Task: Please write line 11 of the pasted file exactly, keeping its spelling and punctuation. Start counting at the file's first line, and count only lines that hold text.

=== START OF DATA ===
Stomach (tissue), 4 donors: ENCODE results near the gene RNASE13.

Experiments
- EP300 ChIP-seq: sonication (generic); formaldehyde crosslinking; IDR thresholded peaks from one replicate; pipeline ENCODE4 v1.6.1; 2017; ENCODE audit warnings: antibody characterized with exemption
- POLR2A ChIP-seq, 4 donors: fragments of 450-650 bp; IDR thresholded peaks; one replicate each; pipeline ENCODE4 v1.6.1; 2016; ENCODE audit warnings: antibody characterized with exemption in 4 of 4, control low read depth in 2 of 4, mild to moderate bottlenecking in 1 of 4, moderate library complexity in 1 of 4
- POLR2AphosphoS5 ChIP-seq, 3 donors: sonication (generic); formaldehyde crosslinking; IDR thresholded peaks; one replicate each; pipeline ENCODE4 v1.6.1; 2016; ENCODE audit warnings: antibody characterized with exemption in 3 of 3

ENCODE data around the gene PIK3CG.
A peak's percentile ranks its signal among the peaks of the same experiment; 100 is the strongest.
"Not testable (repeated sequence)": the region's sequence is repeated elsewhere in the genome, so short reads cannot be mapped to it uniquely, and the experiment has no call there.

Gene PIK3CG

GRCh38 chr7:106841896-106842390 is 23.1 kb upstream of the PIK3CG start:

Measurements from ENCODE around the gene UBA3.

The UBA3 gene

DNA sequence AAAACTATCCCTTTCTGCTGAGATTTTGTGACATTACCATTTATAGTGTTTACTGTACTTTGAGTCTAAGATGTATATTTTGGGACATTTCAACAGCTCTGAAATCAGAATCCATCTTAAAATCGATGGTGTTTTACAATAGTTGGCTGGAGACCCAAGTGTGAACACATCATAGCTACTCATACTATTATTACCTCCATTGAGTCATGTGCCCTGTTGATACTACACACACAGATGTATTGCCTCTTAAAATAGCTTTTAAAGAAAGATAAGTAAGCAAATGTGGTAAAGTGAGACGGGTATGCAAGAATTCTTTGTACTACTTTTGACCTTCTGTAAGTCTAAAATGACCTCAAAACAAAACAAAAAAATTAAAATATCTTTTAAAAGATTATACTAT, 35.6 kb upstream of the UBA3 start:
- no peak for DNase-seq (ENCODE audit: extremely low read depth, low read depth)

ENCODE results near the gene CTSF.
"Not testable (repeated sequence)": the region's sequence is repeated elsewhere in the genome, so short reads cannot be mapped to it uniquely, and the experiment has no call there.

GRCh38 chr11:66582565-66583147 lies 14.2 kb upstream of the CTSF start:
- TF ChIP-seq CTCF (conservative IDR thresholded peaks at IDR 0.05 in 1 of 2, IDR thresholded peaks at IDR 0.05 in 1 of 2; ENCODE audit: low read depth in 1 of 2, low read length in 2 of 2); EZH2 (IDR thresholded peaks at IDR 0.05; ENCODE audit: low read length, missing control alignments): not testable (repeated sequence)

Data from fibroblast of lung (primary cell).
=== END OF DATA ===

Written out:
Measurements from ENCODE around the gene UBA3.